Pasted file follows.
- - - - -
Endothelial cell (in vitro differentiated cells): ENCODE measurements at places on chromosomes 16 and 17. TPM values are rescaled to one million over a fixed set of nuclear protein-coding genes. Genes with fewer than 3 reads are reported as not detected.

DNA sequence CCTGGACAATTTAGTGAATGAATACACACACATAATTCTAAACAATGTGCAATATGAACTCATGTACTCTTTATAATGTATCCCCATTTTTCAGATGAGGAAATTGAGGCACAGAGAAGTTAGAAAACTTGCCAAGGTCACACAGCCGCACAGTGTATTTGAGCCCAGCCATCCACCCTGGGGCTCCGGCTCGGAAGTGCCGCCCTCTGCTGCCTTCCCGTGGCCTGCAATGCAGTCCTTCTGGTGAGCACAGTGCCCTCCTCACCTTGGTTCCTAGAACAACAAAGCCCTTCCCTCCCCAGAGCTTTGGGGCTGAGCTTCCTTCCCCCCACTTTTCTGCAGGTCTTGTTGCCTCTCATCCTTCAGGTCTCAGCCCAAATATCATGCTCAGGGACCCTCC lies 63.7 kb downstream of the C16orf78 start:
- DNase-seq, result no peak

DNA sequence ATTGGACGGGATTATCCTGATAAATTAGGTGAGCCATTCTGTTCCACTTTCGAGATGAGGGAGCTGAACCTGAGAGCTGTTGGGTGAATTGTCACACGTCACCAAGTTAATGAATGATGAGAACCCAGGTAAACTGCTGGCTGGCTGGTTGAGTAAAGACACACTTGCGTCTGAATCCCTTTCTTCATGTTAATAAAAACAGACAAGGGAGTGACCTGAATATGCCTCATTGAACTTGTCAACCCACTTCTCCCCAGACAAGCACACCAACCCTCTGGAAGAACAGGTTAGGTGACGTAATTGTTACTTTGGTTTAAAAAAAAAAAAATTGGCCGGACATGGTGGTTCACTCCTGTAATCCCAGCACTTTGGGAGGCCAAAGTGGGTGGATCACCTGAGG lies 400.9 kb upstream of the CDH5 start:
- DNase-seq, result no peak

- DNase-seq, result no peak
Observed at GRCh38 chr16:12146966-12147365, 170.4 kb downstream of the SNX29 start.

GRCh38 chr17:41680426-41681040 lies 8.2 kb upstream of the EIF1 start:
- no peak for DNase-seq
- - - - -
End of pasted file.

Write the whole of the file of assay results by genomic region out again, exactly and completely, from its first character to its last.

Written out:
Endothelial cell (in vitro differentiated cells): ENCODE measurements at places on chromosomes 16 and 17. TPM values are rescaled to one million over a fixed set of nuclear protein-coding genes. Genes with fewer than 3 reads are reported as not detected.

DNA sequence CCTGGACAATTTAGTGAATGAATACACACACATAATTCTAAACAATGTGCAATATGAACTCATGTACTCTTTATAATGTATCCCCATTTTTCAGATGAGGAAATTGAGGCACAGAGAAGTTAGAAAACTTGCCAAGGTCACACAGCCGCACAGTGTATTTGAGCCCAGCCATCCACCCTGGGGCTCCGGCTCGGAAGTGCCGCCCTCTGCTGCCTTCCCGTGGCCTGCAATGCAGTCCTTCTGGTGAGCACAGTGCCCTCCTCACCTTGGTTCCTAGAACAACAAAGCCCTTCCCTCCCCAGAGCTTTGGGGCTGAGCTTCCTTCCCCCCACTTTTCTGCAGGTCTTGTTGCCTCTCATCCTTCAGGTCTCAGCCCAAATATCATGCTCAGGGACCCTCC lies 63.7 kb downstream of the C16orf78 start:
- DNase-seq, result no peak

DNA sequence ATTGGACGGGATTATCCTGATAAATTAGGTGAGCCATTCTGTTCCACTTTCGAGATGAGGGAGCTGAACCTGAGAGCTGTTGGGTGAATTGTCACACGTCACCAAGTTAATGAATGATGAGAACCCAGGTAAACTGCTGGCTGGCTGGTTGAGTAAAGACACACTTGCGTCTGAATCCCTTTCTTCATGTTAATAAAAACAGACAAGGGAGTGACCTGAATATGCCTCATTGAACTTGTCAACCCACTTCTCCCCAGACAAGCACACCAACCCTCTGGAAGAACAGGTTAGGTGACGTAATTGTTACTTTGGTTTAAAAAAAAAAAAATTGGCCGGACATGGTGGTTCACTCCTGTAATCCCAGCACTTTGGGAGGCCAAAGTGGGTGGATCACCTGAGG lies 400.9 kb upstream of the CDH5 start:
- DNase-seq, result no peak

- DNase-seq, result no peak
Observed at GRCh38 chr16:12146966-12147365, 170.4 kb downstream of the SNX29 start.

GRCh38 chr17:41680426-41681040 lies 8.2 kb upstream of the EIF1 start:
- no peak for DNase-seq